a reasonable jury to find" for a party on any issue. Denhof v. City of Grand Rapids, 494
F.3d 534, 543 (6th Cir. 2007) (quotations omitted). When reviewing a Rule 50 motion, the
Court construes the evidence "in the light most favorable to the non-moving party." Id.
Under Rule 59, a court may grant a motion for a new trial if "the verdict is clearly
against the weight of the evidence." Id. To evaluate the motion, the court "must compare
the opposing proofs, weigh the evidence, and set aside the verdict" only if it is
unreasonable. J.C. Wyckoff & Assocs. v. Standard Fire Ins. Co., 936 F.2d 1474, 1487 (6th
Cir. 1991). But "the court is not to set aside the verdict simply because it believes another
outcome is more justified." Denhof, 494 F.3d at 543.
At trial, the Court submitted two questions of fact to the jury: (1) Did GM violate the
2007 Local Agreement when it laid off Bosman, Chapman, and Kowalski?; and (2) Did GM
violate the 2007 Local Agreement when it did not recall Bosman, Chapman, and Kowalski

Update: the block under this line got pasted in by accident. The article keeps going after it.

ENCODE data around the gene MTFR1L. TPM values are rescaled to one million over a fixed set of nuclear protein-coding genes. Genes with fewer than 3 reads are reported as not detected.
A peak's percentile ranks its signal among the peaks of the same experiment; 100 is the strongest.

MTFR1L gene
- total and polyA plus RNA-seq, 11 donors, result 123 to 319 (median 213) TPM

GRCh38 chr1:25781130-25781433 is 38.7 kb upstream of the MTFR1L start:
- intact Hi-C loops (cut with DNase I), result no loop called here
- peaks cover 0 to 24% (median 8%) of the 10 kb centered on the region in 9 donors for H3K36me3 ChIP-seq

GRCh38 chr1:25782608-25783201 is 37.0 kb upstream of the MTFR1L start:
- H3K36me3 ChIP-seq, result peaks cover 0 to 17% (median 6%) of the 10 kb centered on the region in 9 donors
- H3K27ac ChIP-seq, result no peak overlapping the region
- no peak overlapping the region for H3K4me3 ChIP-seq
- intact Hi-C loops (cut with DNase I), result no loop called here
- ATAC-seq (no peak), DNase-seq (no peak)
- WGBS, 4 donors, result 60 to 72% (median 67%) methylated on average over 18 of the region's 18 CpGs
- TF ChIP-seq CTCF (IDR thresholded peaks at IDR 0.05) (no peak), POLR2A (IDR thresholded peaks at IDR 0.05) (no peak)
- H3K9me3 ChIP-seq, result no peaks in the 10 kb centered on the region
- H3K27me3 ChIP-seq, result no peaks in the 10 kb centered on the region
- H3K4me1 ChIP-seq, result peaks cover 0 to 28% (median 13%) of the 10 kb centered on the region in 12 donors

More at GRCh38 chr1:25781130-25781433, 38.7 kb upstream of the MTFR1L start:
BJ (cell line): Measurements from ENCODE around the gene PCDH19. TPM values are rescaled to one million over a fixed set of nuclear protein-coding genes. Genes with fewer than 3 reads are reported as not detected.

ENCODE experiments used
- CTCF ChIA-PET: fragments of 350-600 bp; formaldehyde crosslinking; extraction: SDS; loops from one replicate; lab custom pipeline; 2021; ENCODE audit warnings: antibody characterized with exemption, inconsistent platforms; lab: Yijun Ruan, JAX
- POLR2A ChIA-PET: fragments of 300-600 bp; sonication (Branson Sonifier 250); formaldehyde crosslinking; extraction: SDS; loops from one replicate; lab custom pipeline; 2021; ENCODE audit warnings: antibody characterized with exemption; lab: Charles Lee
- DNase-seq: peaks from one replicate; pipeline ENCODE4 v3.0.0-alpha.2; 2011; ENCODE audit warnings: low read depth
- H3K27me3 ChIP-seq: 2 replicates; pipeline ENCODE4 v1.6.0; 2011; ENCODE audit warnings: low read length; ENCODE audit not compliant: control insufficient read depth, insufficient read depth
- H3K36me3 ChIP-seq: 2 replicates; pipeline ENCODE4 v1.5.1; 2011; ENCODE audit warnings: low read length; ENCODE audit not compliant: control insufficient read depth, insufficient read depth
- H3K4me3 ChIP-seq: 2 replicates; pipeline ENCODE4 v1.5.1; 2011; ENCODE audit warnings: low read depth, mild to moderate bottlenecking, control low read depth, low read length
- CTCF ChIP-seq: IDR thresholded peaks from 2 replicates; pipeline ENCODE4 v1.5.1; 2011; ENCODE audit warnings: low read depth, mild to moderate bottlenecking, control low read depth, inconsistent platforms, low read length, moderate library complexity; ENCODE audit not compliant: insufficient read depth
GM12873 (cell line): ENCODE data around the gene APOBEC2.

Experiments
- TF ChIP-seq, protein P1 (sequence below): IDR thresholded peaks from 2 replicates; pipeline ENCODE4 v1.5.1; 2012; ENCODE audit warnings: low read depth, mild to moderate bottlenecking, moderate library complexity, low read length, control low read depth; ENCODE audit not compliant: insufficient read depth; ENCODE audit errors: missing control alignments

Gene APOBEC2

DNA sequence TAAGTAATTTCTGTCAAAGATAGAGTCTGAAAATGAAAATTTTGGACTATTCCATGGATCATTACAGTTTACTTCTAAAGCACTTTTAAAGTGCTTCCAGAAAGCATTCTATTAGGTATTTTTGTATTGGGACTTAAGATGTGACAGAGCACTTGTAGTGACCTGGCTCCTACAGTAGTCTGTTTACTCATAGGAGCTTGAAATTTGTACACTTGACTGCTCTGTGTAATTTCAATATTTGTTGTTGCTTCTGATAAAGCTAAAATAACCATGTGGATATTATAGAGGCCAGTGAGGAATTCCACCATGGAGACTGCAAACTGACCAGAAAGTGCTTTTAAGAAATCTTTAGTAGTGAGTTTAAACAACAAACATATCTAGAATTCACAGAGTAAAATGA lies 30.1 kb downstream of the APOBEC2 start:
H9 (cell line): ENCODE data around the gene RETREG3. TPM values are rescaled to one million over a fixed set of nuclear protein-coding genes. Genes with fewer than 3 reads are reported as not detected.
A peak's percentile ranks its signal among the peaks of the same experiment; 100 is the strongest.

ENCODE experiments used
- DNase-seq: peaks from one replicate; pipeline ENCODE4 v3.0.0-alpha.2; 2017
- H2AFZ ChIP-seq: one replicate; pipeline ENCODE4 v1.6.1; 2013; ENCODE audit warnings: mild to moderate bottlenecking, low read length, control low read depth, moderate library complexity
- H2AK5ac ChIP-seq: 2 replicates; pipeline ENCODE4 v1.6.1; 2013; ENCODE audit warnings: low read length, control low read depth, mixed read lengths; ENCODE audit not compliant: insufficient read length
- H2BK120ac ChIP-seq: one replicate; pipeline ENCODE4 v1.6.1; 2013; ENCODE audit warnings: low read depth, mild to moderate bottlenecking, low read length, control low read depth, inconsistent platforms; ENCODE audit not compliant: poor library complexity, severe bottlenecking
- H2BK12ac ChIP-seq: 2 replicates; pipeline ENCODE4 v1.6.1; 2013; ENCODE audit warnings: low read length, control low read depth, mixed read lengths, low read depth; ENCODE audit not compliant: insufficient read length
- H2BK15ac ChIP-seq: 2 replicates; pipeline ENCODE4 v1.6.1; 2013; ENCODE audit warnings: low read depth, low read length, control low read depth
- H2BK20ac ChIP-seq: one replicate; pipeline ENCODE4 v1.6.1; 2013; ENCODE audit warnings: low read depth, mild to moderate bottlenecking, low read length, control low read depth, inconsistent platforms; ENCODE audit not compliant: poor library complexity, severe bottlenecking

to the open positions in the SPE in 2010 and 2011? See ECF 95. The jury answered "yes"
to both questions. GM argues that UAW failed to provide sufficient evidence on both
questions and that the jury's verdict was against the clear weight of the evidence.
The 2009 Lay-Offs
At trial, UAW presented a variety of evidence to show that the former employees were
capable of doing the work in the SPE unit at the time they were laid off. GM management
had authored most of the evidence introduced by the UAW. For example, GM management
classified Bosman and Chapman as "Level 7" senior designers with "expert" design skill
sets, and Kowalski as a "Level 6" designer with "proficient" design skill sets. Pl. Trial Exh.
5; ECF 105, PgID 2201–02. GM management awarded all three former employees merit
pay increases. Pl. Trial Exh. 8; ECF 105, PgID 2203. Additionally, GM provided full
"enhanced variable pay" bonuses to each former employee each time the bonuses were
offered. Pl. Trial Exh. 8, 12; ECF 105, PgID 2277–79. GM supervisors wrote performance
reviews of Bosman, Chapman, and Kowalski; each review stated that the former
employees had achieved their performance objectives. Pl. Trial Exh. 16–17, 19–23. GM
never enrolled any of the three former employees in the "performance improvement plan,"
a program designed for employees with performance deficiencies. ECF 104, PgID 2013
(Bosman's testimony), id. at 2058 (Chapman's testimony), id. at 2087–88 (Kowalski's